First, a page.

Expert Comment: Britain's woodland in perilMonday 29 October 2012
Dr Barbara Tigar, Lecturer in Biology at Hope, on a deadly new disease threatening the UK's ash tree population.
Long ago most of Britain was covered by deciduous woodland; think of Robin Hood in Sherwood Forest. Our remaining woodlands are valued for recreational activities, their wildlife, harvesting of wild foods and for traditional woodland industries such as firewood, charcoal making and timber extraction. Many woods are cared for by charities such as the Woodland Trust who aim to sustainably manage them whilst encouraging native wildlife and giving people access to enjoy these green and natural spaces.
The most abundant broadleaved trees in Britain are birch, oak and then ash and whilst they grow in woods, they are also common in hedges, parks and gardens. However, our trees are under threat from a new invader. Ash dieback, Chalara fraxinea, a disease that has been spreading across Europe killing trees has recently arrived on our shores. Anyone old enough to remember how Dutch elm disease changed our countryside from 1970s onwards will be alarmed to hear that this pathogen poses an even greater risk to trees. If ash trees disappeared this would have a negative impact on biodiversity, by reducing the quality of woodlands and urban areas as habitats for our native birds, mammals and invertebrates. In part of Britain ash is the dominant tree and the loss of large mature ash would leave huge gaps which would take many years to recover.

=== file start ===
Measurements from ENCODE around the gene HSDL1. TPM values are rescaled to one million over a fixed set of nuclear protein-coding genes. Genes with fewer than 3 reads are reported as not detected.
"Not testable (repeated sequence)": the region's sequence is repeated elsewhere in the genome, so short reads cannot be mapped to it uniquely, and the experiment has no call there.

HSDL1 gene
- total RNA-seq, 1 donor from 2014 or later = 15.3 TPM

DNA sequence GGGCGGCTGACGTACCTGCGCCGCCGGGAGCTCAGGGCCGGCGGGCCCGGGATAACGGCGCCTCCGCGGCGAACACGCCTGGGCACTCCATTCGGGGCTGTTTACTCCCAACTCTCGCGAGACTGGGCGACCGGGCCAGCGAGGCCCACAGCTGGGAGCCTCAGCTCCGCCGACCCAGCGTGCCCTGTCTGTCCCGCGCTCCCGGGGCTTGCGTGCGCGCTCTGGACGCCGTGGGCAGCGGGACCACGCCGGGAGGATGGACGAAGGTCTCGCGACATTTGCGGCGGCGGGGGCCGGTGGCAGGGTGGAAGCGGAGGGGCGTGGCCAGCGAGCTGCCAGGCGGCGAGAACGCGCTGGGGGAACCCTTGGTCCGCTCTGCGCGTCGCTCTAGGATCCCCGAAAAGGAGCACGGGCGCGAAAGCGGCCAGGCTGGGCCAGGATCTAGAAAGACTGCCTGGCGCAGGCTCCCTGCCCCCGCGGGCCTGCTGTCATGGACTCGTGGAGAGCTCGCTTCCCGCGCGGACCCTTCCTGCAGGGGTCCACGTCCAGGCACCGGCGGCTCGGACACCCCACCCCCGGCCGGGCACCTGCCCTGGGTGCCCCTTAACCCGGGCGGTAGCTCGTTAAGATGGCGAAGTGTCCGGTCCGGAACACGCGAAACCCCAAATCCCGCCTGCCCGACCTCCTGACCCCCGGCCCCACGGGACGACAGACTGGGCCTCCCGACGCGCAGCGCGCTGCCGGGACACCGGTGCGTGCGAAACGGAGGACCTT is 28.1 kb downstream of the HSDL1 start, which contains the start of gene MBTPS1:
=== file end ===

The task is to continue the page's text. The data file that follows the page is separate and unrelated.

In February this year ash dieback was found for the first time in Britain. It was infecting saplings which had been imported from the Netherlands into a nursery in Buckinghamshire. In the following months it was found in Leicestershire, Renfrewshire, South Yorkshire and County Durham where imported ash trees were growing.
However, in October 2012 ash dieback was in the news because it was infecting trees in an East Anglian hedgerow far from any imported plants. Then on October 24th the Woodland Trust reported ash dieback infecting mature ancient woodland in Suffolk. Whilst the infected trees were removed and destroyed, these recent cases are of great concern because they occurred in rural areas and in some of woodlands of highest conservation value, the ancient woodlands.
The microscopic pathogens causing the disease may have spread via natural means on insects, the wind and rain, or were perhaps assisted by human activity to invade new areas. These new cases of infection suggest that everyone needs to be vigilant if we want to maintain our green and pleasant land.
FERA, the Department for Food Environment and Rural Affairs, are responsible for quarantine regulations and are treating ash dieback as a quarantine pest under national emergency measures. Anyone visiting woodlands can help by learning to identify ash trees and looking for characteristic symptoms of the disease on their bark and leaves which should be reported immediately. For Smart phone owners there is a free ap called Ashtag which was developed at the University of East Anglia to help you identify diseased trees, and from which you can submit photos and location information about any cases you have found. See: http://ashtag.org/